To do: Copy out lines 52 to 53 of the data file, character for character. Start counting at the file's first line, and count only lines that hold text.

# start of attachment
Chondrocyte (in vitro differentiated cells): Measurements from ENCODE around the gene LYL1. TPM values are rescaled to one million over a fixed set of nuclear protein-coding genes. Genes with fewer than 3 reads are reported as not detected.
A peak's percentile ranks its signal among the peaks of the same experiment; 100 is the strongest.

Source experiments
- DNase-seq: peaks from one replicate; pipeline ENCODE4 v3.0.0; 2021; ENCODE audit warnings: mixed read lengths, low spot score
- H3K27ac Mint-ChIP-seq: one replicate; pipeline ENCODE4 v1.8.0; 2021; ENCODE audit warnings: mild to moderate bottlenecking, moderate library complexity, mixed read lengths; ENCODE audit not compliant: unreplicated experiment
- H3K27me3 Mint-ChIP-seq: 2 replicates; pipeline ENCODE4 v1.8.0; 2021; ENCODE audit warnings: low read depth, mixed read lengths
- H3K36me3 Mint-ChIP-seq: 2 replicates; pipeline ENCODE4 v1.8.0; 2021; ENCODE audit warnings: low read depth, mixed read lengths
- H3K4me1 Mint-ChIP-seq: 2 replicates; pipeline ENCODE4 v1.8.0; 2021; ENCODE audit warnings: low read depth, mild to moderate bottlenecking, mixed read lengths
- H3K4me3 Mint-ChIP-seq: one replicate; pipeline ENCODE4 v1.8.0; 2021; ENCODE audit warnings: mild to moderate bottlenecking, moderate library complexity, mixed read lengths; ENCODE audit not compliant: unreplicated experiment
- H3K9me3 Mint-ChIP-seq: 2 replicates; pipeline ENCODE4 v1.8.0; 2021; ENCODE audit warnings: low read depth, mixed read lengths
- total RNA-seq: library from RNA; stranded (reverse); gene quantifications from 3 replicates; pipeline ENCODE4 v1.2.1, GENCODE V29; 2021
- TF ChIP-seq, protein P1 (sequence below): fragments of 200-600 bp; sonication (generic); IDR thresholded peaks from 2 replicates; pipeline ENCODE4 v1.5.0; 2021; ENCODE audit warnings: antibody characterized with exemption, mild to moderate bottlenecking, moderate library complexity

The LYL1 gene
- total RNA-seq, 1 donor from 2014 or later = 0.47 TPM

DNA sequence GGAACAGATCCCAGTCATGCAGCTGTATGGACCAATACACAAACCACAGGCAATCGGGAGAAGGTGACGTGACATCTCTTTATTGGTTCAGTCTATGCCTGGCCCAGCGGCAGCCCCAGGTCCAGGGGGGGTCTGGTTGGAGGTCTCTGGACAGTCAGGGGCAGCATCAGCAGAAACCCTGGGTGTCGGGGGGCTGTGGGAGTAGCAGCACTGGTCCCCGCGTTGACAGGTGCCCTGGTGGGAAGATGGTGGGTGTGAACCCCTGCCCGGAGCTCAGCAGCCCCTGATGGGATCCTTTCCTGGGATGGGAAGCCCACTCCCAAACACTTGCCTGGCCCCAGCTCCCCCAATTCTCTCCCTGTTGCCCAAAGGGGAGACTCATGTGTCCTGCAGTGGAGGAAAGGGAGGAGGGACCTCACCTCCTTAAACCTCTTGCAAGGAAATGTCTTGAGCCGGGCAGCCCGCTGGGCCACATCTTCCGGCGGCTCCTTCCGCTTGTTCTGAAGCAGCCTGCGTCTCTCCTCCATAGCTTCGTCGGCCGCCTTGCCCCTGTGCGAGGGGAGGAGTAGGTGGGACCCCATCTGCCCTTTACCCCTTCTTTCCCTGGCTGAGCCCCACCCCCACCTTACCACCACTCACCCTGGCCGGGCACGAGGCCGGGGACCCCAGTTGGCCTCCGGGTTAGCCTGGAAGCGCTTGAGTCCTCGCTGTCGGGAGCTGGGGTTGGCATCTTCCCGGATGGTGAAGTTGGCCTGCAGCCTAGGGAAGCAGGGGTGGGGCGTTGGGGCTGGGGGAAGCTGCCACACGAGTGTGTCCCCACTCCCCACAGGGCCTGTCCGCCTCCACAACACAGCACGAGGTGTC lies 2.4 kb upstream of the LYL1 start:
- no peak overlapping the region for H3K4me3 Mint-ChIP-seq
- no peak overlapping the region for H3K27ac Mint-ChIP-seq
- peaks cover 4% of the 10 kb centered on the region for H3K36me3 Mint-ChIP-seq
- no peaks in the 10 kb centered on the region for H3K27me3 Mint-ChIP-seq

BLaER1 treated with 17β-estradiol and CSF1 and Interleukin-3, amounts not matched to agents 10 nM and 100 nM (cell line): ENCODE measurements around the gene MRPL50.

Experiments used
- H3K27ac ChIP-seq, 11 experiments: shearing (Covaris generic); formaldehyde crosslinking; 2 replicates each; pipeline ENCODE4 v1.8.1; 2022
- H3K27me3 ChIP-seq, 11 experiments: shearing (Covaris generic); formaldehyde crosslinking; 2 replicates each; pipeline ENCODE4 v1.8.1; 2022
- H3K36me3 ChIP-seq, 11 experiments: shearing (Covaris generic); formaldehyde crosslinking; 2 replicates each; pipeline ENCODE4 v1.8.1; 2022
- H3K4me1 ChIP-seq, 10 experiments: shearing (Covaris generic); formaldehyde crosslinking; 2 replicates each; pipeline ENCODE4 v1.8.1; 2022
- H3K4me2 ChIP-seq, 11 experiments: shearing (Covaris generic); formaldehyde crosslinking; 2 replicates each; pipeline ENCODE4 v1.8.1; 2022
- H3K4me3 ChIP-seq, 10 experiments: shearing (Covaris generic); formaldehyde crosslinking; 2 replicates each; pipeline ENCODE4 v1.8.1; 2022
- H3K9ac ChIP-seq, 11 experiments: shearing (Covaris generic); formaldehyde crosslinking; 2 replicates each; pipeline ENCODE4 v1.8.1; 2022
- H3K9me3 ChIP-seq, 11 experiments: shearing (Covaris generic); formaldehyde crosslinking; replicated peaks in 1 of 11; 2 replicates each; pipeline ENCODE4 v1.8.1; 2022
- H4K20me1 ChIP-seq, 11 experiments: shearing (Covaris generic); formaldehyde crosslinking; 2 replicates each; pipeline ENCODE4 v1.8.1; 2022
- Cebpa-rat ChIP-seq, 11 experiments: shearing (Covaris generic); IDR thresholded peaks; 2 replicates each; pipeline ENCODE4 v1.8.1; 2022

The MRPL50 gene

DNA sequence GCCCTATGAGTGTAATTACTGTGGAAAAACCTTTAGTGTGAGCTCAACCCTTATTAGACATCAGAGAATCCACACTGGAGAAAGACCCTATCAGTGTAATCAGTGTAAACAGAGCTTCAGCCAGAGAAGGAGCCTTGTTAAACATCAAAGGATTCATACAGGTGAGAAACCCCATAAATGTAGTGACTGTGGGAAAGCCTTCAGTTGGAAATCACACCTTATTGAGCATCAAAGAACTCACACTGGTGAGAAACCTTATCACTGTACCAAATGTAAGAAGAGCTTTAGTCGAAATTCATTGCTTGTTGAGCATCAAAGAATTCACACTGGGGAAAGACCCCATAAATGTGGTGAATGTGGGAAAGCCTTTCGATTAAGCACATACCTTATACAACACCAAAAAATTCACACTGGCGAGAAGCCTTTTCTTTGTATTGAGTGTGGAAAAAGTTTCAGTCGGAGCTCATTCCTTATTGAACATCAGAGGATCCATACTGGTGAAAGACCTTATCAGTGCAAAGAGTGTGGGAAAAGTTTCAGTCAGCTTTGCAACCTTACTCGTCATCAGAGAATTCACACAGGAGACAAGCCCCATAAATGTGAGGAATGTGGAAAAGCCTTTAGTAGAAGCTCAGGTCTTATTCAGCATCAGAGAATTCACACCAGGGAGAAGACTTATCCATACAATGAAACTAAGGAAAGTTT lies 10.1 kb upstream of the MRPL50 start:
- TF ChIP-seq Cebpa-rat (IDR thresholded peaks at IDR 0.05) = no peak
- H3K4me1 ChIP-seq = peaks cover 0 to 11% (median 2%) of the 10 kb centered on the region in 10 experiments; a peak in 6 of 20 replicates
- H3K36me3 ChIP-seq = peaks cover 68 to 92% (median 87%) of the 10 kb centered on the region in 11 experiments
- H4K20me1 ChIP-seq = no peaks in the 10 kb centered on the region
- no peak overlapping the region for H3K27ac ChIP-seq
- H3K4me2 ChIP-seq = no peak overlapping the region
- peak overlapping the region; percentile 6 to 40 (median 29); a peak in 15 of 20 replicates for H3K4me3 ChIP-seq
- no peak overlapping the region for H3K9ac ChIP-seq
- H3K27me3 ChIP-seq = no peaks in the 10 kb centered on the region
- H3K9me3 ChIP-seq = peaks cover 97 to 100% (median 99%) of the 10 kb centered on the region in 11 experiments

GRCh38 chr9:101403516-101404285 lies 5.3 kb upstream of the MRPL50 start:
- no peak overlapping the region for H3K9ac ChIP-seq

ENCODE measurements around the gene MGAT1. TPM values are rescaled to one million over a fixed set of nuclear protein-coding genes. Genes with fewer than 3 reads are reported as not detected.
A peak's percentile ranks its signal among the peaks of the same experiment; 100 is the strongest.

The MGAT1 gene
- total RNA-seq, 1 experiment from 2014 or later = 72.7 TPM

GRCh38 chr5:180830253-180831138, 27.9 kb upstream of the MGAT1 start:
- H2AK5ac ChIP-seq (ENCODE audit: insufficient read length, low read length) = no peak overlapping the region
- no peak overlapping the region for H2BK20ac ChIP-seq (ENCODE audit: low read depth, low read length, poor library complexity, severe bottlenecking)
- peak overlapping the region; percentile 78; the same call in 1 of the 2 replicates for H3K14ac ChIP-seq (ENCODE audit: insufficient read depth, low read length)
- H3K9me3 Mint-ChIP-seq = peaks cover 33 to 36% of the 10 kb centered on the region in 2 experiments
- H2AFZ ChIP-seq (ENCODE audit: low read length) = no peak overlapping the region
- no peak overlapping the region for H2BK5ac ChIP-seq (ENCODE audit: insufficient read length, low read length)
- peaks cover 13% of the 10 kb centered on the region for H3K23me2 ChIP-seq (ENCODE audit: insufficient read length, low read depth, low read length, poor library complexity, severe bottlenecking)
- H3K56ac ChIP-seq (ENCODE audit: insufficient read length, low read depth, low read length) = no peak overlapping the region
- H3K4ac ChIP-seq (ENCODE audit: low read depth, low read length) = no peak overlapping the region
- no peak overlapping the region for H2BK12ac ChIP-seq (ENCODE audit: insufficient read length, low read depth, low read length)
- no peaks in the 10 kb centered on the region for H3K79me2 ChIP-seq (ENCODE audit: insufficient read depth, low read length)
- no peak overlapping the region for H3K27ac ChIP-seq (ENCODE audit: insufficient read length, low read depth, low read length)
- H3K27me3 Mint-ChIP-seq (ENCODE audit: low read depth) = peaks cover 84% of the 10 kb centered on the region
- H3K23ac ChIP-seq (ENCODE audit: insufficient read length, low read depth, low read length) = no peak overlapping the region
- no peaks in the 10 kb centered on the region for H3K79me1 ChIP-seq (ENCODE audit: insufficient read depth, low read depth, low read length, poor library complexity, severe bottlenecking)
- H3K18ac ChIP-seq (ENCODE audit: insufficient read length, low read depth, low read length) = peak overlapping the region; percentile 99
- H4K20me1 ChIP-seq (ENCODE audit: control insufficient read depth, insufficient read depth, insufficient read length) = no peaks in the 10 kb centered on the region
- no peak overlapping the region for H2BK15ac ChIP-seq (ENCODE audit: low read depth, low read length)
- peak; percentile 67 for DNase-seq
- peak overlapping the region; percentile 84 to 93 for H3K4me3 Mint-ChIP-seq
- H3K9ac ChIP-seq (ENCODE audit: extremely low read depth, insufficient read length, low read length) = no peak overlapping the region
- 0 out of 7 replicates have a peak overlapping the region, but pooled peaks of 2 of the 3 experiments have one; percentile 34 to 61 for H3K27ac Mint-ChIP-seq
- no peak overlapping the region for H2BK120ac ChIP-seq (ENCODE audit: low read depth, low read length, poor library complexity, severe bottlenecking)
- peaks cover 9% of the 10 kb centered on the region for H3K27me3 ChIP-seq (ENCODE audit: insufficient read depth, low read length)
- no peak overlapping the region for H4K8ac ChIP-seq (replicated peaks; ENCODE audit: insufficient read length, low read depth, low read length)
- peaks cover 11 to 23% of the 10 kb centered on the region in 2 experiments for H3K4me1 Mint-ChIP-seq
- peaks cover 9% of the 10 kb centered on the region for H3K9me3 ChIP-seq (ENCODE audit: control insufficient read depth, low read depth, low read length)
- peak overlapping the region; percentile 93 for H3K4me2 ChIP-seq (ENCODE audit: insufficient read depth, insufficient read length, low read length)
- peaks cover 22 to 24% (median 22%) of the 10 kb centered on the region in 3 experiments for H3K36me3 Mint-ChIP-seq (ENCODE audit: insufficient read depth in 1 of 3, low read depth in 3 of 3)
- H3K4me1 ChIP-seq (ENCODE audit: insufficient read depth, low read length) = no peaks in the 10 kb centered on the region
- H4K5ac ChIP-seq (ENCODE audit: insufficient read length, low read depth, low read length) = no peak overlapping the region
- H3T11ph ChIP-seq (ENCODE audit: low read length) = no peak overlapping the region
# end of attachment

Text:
- no peak overlapping the region for H2BK20ac ChIP-seq (ENCODE audit: low read depth, low read length, poor library complexity, severe bottlenecking)
- peak overlapping the region; percentile 78; the same call in 1 of the 2 replicates for H3K14ac ChIP-seq (ENCODE audit: insufficient read depth, low read length)